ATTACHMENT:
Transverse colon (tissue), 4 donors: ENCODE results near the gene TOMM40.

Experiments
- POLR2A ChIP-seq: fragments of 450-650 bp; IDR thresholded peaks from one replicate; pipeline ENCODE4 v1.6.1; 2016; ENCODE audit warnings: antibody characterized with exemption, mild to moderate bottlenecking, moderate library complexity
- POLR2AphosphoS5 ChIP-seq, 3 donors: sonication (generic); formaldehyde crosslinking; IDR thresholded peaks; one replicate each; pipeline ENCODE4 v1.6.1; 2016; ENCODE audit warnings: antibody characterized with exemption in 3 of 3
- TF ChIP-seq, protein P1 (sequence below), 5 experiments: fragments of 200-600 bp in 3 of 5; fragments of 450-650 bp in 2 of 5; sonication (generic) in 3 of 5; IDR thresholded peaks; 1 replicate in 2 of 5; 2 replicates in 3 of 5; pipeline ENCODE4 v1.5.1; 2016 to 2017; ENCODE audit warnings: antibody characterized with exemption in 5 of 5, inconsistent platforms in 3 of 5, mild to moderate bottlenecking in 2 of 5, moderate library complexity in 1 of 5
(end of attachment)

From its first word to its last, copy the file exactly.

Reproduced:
Transverse colon (tissue), 4 donors: ENCODE results near the gene TOMM40.

Experiments
- POLR2A ChIP-seq: fragments of 450-650 bp; IDR thresholded peaks from one replicate; pipeline ENCODE4 v1.6.1; 2016; ENCODE audit warnings: antibody characterized with exemption, mild to moderate bottlenecking, moderate library complexity
- POLR2AphosphoS5 ChIP-seq, 3 donors: sonication (generic); formaldehyde crosslinking; IDR thresholded peaks; one replicate each; pipeline ENCODE4 v1.6.1; 2016; ENCODE audit warnings: antibody characterized with exemption in 3 of 3
- TF ChIP-seq, protein P1 (sequence below), 5 experiments: fragments of 200-600 bp in 3 of 5; fragments of 450-650 bp in 2 of 5; sonication (generic) in 3 of 5; IDR thresholded peaks; 1 replicate in 2 of 5; 2 replicates in 3 of 5; pipeline ENCODE4 v1.5.1; 2016 to 2017; ENCODE audit warnings: antibody characterized with exemption in 5 of 5, inconsistent platforms in 3 of 5, mild to moderate bottlenecking in 2 of 5, moderate library complexity in 1 of 5